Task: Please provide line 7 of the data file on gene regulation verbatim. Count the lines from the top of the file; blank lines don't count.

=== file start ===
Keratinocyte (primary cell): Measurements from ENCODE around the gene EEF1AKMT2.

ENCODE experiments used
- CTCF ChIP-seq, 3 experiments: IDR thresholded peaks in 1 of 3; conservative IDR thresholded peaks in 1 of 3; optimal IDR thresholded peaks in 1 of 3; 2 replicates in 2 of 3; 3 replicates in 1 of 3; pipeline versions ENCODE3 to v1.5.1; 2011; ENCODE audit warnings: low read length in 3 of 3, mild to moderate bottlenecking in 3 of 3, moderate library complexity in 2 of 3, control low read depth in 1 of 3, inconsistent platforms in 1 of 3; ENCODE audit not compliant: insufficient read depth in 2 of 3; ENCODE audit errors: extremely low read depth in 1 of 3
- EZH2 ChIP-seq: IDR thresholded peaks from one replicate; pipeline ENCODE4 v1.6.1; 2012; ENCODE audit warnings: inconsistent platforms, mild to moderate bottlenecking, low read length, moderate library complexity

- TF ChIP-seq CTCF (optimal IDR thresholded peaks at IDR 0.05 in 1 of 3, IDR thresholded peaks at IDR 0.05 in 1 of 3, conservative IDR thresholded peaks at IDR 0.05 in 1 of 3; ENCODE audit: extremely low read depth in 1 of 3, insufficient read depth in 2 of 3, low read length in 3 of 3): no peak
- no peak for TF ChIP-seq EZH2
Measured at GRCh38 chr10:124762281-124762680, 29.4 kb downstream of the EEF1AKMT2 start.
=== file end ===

Measured at GRCh38 chr10:124762281-124762680, 29.4 kb downstream of the EEF1AKMT2 start.